My Intellectual Journey with Jordan Peterson
7 Months, 30+ hours of podcast recordings over 25 books, 15 poems, dozens of hours of lectures, numerous essays, 13 notebooks filled and I have finally finished my reading of Jordan Peterson's 12 Rules for Life: An Antidote to Chaos.
I've thought a lot about what value my sprawling exploration may have for you. Likely very little.
However, should you seek to explore with me, here is some of what you will find.
The over 25 books I read to help me study Peterson's work
15 Poems including all the poems in Peterson's book
30 hours of my own podcast recordings
A discussion with a friend on Rule #1
20 movies discussed in the recordings
Essays I read to understand Peterson's work
New and unique insights into Peterson's philosophy and literary analysis techniques.
I recorded these podcasts with the goal of exploring Peterson's ideas to the best of my ability. This is a record for my future self.
To an audience I suspect that the value really lies in the extensive reading and viewing list below. Or, perhaps you will be the few persons interested enough to take one autodidactic's journey into the intellectual work of a very impactful contemporary thinker.
My initial aim with this series was to use a classic poem to bring out the themes within each of Peterson's 12 Rules for Life. After all, he includes several poems, so why shouldn't I expand on that to help my audience? I soon discovered this to be much more difficult than I had initially assumed.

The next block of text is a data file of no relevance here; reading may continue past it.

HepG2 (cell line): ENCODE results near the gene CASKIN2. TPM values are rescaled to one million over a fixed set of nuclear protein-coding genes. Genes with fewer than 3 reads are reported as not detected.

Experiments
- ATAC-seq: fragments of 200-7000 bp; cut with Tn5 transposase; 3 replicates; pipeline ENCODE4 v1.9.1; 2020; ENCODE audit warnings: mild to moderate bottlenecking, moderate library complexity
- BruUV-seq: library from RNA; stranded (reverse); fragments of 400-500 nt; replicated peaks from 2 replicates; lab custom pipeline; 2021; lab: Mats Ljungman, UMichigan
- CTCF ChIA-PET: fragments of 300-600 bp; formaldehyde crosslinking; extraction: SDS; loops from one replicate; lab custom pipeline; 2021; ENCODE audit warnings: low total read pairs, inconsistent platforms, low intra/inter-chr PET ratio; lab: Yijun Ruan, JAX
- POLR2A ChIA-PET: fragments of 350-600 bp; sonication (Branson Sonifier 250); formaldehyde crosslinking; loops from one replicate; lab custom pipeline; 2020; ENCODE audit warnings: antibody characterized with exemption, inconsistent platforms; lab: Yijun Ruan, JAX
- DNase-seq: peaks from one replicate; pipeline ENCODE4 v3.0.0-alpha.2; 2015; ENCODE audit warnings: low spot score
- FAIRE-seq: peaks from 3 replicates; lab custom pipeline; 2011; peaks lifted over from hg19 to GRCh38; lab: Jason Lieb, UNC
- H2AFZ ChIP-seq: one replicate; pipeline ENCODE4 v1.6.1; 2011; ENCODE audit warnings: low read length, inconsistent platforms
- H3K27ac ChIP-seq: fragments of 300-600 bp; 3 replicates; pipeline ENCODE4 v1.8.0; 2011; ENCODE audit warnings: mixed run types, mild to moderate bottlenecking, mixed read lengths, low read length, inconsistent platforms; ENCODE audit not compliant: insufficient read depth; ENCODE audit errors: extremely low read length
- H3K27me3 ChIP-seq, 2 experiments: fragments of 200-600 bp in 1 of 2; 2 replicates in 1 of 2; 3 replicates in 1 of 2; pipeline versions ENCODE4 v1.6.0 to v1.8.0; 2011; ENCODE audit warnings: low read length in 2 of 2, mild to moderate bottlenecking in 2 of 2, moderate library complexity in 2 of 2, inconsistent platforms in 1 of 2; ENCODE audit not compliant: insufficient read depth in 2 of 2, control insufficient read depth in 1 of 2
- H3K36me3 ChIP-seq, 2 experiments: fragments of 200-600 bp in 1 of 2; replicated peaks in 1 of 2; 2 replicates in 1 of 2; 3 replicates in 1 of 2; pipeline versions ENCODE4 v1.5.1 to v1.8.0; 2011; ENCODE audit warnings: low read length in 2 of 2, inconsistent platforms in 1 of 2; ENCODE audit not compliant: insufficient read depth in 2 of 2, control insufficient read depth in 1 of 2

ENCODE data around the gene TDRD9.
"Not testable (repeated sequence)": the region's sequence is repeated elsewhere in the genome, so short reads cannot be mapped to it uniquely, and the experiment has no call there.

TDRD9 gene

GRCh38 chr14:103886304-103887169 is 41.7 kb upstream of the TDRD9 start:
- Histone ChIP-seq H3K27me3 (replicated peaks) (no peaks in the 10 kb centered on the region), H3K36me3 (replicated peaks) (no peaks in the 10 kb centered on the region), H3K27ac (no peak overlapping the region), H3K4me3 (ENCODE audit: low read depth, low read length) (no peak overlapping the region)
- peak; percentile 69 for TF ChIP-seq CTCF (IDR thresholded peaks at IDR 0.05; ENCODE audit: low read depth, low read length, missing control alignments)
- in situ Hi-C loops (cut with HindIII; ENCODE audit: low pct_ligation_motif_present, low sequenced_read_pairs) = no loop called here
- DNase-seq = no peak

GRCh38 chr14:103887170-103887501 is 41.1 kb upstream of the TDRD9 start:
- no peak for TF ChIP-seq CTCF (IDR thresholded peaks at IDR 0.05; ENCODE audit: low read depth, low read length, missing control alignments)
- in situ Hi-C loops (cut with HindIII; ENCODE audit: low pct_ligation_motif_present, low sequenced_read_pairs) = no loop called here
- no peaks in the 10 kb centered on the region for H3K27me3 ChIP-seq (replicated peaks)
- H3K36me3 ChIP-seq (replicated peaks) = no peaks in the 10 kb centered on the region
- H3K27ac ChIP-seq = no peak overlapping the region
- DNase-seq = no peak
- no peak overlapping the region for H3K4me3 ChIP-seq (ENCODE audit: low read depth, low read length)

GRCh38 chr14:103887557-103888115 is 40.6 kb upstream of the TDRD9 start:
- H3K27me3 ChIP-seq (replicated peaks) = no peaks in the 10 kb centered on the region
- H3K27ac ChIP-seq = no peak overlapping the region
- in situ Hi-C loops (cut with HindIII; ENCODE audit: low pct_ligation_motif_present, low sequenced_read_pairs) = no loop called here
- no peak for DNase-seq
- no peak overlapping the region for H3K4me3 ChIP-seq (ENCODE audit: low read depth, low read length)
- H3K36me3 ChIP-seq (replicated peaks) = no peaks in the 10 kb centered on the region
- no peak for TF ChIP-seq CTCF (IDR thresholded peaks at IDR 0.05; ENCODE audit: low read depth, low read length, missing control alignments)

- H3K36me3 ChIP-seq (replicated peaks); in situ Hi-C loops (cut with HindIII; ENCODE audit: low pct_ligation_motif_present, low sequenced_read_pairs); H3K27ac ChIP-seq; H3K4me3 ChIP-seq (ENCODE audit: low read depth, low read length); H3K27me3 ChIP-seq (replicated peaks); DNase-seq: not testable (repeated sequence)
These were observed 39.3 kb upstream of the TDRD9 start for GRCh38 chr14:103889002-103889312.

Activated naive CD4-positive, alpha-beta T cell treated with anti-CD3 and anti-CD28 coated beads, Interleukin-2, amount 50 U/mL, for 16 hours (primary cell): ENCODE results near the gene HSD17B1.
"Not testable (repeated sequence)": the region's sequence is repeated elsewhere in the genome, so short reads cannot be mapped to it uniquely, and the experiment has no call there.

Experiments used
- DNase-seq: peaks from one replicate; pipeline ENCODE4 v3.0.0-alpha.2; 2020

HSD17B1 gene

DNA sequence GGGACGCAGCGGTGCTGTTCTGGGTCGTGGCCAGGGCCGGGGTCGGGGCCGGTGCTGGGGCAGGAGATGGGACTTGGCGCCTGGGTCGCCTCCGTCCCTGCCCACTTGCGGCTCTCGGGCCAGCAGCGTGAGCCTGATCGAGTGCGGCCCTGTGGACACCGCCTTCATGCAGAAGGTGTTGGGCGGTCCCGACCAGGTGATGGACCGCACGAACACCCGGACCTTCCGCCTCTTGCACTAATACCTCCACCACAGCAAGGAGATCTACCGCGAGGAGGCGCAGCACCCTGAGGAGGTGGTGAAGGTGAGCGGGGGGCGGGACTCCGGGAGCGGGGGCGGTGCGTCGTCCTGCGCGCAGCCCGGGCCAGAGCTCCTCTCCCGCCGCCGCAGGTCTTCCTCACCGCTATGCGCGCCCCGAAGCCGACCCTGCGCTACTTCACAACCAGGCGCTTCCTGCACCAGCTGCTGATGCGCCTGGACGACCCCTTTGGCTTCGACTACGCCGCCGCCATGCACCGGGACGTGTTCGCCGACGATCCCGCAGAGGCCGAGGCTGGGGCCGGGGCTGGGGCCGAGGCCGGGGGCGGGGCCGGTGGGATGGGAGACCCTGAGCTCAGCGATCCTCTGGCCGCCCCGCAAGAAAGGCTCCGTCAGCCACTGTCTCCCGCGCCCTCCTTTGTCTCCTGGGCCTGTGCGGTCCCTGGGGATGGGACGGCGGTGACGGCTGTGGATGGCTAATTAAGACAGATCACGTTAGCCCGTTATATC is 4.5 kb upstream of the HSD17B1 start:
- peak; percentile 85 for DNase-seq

Peterson's book is very unique for a "self-help" book. First, though it purports very simple rules, the underlying argumentation is excruciatingly complex. There are psychological principles, philosophy, Christian theology, ancient mythology, anthropology, evolutionary psychology and Disney movies all used to explain a rule as simple as "stand up straight with your shoulders back."
Each of the rules were enlightening for me. But nothing compared to the world shift I felt in reading and studying rule 6: "Put your house in perfect order before criticizing the world."
I had just graduated 8th grade in 1999, when the Columbine shootings occurred. I'll never forget sitting in my father's home office staring at a tiny 12 inch TV for hours as they played and re-played the footage. My freshman year of high school was coming up and I was not unsure I wouldn't be shot. I didn't go to a bad school, but a school very similar to Columbine. Most schools are like Columbine, I think.
In studying Rule 6, where Peterson discusses school shooters, particularly Eric Harris and Dylan Klebold, I felt all the anxiety and fear rushing back. For this rule not only did I read an entire book (listed below), but I dove into everything I could on